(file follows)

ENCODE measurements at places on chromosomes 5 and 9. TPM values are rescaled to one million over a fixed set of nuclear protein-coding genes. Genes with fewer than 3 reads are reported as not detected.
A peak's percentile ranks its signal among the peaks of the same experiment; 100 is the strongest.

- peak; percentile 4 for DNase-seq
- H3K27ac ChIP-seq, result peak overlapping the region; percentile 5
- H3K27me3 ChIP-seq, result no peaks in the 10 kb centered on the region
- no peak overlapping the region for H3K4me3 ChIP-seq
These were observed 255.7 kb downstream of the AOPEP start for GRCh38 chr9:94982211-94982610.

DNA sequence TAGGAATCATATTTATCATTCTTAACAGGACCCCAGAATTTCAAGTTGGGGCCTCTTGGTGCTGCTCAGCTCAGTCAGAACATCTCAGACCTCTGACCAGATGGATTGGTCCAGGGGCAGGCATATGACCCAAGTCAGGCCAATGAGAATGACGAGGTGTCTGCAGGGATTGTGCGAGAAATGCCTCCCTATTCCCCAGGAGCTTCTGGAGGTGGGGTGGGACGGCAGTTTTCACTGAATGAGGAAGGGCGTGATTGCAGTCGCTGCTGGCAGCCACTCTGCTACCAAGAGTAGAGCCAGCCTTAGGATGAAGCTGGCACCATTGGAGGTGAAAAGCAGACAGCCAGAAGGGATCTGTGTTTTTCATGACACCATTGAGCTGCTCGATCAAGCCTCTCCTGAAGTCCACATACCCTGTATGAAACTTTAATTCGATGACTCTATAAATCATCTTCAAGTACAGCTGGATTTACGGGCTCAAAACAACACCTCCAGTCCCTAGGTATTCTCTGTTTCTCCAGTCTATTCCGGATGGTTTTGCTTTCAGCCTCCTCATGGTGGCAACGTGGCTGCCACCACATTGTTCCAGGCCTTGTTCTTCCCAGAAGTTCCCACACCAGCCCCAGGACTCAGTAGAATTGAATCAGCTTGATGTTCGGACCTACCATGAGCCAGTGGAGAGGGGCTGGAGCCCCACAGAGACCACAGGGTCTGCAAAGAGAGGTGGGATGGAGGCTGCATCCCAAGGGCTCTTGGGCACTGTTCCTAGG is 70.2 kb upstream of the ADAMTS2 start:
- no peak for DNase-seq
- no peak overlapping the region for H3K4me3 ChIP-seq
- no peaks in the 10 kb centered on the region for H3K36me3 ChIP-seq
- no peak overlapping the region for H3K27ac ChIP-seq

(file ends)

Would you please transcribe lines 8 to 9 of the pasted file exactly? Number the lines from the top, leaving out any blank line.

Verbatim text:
DNA sequence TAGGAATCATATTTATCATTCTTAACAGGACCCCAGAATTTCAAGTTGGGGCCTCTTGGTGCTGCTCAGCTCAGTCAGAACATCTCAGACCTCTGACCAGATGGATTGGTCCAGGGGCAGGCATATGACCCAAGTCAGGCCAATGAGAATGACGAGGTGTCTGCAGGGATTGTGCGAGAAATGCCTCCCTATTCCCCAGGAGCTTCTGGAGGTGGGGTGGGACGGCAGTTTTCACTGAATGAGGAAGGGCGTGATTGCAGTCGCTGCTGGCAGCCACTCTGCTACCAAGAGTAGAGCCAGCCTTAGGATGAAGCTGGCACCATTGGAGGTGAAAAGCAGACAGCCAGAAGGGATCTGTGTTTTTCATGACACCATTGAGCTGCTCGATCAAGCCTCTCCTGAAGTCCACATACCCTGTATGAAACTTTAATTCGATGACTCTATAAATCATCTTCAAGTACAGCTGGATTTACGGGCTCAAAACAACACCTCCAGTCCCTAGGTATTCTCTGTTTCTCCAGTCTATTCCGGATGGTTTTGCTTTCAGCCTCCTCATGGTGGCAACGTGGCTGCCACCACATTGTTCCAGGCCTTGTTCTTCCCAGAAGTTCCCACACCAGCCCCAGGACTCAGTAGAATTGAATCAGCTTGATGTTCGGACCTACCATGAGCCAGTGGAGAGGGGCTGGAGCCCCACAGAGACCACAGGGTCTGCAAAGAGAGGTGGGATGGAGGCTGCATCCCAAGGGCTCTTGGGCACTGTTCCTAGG is 70.2 kb upstream of the ADAMTS2 start:
- no peak for DNase-seq